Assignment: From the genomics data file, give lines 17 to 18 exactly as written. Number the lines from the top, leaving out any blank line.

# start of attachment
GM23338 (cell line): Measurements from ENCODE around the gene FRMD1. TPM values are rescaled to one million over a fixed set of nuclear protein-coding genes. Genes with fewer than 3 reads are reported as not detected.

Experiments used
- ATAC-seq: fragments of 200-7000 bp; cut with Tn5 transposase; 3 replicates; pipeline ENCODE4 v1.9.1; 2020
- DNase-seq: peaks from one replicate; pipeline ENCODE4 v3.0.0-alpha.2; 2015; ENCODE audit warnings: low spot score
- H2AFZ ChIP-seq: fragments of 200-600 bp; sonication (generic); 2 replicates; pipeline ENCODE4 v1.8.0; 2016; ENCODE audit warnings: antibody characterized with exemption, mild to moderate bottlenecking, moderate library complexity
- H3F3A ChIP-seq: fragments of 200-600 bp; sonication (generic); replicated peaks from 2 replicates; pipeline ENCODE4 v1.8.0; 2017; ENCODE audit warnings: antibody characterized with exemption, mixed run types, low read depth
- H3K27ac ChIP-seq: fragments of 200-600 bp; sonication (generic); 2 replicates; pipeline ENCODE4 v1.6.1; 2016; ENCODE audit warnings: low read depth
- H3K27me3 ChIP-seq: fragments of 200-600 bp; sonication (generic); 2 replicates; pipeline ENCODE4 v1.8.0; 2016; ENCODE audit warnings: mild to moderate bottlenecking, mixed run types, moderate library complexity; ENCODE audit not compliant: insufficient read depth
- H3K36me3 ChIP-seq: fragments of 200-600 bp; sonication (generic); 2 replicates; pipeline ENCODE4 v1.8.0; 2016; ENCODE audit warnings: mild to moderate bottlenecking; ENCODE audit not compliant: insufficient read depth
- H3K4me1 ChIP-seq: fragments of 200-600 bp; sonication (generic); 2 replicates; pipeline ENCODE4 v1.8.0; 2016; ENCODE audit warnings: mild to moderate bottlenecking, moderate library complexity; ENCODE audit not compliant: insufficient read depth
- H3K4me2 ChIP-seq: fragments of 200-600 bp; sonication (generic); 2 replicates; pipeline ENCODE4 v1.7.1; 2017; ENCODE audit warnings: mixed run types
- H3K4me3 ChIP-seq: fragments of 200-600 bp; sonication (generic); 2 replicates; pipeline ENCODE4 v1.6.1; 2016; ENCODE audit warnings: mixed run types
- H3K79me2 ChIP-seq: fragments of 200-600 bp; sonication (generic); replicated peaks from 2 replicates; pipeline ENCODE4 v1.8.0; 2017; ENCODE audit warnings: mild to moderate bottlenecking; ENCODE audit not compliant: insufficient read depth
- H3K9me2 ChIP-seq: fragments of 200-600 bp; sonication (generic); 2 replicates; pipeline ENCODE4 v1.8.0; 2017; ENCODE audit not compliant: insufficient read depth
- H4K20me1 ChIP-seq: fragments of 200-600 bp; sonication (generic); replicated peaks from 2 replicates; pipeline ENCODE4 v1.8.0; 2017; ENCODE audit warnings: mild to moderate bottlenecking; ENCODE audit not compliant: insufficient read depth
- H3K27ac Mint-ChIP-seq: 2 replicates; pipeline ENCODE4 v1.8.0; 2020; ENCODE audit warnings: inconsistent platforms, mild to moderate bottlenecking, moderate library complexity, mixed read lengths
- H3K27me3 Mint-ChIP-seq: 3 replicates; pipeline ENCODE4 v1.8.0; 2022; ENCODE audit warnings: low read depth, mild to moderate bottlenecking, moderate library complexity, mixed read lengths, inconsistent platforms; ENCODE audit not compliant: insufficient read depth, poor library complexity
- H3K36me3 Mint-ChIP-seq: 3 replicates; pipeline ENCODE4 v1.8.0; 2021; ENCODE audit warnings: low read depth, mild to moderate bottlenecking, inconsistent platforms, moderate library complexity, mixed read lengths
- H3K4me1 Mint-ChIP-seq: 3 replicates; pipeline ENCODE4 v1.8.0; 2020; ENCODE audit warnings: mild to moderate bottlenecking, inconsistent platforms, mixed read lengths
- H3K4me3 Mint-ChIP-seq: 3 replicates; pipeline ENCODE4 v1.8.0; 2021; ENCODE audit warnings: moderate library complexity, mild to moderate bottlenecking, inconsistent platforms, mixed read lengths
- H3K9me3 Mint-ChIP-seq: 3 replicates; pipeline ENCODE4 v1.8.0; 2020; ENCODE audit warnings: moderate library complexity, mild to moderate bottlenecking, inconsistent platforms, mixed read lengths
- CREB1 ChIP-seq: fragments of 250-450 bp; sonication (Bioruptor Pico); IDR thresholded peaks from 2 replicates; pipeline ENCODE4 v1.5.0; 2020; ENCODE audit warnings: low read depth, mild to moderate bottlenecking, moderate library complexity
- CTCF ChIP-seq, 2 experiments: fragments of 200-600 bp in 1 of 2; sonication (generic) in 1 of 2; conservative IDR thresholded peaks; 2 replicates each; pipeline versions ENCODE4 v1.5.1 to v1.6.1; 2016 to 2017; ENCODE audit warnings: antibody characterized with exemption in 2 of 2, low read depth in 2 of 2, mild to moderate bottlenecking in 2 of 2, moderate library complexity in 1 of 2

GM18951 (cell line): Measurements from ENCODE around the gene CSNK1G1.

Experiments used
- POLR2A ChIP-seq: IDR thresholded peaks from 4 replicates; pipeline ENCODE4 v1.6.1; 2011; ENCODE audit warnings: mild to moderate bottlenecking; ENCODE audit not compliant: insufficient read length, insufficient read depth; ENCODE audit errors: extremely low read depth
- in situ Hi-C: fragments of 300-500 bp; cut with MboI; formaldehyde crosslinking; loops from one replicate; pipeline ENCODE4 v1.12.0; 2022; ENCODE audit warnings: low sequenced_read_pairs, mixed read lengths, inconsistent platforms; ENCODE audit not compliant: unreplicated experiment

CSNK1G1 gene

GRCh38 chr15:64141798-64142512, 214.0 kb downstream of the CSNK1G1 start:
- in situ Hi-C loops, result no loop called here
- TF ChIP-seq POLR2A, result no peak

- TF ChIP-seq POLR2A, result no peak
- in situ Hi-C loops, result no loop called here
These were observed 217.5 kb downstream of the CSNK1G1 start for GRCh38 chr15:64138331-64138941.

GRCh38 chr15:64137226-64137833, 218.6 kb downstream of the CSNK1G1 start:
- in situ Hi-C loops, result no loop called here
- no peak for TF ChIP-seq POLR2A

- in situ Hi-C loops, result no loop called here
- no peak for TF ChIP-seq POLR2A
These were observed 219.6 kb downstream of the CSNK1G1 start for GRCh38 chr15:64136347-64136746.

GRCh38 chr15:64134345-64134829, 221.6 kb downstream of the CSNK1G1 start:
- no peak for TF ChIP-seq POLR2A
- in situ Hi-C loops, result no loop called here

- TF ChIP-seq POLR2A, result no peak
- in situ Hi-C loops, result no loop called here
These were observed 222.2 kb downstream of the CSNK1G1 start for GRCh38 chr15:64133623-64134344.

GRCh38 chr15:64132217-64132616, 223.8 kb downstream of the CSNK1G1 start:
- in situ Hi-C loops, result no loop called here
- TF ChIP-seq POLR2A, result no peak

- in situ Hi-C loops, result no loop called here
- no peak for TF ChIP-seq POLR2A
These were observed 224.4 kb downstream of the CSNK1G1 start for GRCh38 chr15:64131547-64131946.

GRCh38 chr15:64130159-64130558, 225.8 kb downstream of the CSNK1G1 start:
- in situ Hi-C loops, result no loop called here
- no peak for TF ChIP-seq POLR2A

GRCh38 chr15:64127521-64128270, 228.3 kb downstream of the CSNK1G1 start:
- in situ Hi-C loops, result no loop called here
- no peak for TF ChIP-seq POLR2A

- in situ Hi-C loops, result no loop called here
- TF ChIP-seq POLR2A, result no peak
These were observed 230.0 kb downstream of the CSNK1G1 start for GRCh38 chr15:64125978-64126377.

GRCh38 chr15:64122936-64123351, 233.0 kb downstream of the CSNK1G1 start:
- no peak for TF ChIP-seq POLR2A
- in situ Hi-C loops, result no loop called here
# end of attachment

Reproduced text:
- H3K27me3 Mint-ChIP-seq: 3 replicates; pipeline ENCODE4 v1.8.0; 2022; ENCODE audit warnings: low read depth, mild to moderate bottlenecking, moderate library complexity, mixed read lengths, inconsistent platforms; ENCODE audit not compliant: insufficient read depth, poor library complexity
- H3K36me3 Mint-ChIP-seq: 3 replicates; pipeline ENCODE4 v1.8.0; 2021; ENCODE audit warnings: low read depth, mild to moderate bottlenecking, inconsistent platforms, moderate library complexity, mixed read lengths